Sherrilyn Warren sat as a Fee-paid Employment Judge before becoming a Salaried Employment Judge. She was previously with the Crown Prosecution Service.

Employment judges sit throughout England and Wales, and are assigned by the President to sit in a particular region. The Employment Tribunals determine disputes between employers and employees over employment rights.     

"I've wanted to be a judge since I was a child, but joining the Crown Prosecution Service meant that being a criminal judge was no longer an option – working as a solicitor for the CPS precluded it. I did some thinking in my thirties and realised that my position as a team leader dealing with management and HR issues may make me eligible to be an Employment Judge. I did that part-time for six years and then applied for and was appointed to the role I have now.

"The guidance for the selection process was very clear on what to expect. I took time to prepare, and treated the test like an exam. I gave myself about six days to look at statutes and case law. I went back to basics and it was hard work.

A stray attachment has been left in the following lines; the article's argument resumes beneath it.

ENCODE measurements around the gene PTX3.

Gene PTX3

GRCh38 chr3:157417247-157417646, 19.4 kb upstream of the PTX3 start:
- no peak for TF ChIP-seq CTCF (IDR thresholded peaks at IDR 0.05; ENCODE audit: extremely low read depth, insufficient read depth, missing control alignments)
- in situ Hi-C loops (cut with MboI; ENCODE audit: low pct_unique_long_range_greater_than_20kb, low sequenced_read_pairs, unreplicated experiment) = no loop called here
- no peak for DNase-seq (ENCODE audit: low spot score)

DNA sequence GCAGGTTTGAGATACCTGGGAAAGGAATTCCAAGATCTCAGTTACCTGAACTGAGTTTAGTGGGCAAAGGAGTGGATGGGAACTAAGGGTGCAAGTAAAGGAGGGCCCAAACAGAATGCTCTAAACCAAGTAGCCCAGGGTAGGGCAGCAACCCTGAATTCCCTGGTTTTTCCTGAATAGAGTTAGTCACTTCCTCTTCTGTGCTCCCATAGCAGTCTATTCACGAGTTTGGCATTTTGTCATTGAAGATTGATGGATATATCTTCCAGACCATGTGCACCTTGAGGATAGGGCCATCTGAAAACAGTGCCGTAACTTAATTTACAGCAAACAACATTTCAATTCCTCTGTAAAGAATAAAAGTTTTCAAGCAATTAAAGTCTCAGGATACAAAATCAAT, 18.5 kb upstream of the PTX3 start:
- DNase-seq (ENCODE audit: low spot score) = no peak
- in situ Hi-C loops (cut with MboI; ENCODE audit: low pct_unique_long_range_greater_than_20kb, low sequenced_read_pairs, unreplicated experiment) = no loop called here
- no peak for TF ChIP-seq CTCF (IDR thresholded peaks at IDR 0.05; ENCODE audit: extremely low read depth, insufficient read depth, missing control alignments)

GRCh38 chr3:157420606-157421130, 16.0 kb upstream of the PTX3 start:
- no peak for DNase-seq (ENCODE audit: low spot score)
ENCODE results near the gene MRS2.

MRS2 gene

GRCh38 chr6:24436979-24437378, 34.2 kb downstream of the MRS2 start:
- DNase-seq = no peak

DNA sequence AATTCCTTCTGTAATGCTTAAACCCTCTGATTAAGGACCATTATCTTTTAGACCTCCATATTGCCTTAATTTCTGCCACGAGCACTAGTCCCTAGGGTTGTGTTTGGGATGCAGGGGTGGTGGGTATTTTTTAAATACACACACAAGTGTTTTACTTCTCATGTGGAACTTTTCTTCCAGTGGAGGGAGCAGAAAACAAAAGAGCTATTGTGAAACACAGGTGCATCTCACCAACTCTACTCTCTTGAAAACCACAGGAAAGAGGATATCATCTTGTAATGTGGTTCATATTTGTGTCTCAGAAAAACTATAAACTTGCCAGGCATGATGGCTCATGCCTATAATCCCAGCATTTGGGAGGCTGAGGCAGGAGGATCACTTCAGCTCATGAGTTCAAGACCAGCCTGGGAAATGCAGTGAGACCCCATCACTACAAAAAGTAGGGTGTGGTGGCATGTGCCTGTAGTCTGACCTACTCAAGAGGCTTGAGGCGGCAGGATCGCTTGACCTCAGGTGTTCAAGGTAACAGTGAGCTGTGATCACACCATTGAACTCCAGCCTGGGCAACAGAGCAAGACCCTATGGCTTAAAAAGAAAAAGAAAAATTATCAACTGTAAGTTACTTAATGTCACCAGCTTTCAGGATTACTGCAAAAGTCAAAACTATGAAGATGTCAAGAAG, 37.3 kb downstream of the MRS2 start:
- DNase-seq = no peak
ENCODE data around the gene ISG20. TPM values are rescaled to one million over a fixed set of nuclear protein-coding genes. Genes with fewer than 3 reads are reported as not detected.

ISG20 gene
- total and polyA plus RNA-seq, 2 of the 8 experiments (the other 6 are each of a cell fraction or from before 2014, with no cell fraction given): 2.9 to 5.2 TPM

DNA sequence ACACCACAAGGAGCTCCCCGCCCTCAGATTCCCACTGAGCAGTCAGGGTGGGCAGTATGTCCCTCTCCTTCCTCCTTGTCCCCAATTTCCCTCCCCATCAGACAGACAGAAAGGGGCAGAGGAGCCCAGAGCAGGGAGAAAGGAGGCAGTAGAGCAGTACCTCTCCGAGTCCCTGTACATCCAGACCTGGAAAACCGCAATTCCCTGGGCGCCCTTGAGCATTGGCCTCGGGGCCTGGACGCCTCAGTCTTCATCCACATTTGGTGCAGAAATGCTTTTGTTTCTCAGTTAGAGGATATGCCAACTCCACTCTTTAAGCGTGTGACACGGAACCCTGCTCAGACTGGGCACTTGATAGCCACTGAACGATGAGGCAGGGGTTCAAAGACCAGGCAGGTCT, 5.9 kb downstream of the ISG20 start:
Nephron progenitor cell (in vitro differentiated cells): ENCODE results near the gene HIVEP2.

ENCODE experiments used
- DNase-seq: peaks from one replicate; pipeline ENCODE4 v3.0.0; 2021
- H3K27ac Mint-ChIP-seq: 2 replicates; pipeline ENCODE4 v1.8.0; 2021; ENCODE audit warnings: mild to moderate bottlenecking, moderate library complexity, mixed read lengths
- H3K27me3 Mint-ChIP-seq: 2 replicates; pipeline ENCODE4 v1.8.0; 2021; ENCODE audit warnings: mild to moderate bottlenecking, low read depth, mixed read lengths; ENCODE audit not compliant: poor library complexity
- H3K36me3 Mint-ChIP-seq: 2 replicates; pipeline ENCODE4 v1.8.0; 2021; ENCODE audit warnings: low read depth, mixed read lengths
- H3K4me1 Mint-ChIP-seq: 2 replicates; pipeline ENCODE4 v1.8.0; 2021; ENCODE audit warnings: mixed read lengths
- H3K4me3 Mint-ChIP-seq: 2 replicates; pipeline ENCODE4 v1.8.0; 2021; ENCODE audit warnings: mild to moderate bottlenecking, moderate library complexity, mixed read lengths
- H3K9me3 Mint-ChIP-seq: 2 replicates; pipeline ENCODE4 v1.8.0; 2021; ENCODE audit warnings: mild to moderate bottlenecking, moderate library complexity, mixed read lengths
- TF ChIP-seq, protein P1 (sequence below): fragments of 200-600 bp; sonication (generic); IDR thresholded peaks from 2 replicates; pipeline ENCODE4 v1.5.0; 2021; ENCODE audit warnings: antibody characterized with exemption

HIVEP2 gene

"My tip for getting through would be not to assume that just because you're an experienced lawyer, you will be appointed. Show that you can think objectively, quickly and fairly and communicate in straightforward terms. Think outside of your current role – as an advocate you use your personality and as a judge you don't – you need to be 100 per cent objective. Also, you're dealing with people and their feelings, so compassion and a degree of empathy are essential.

"Right now, I couldn't be happier! I work in three different hearing centres as part of a team of 18 Employment Tribunal judges in Birmingham. The atmosphere is supportive and collegial and we get on well. It's more than a job and everything I dreamed of. It's intellectually challenging, not only from a legal perspective but from a human one. I'm where I want to be."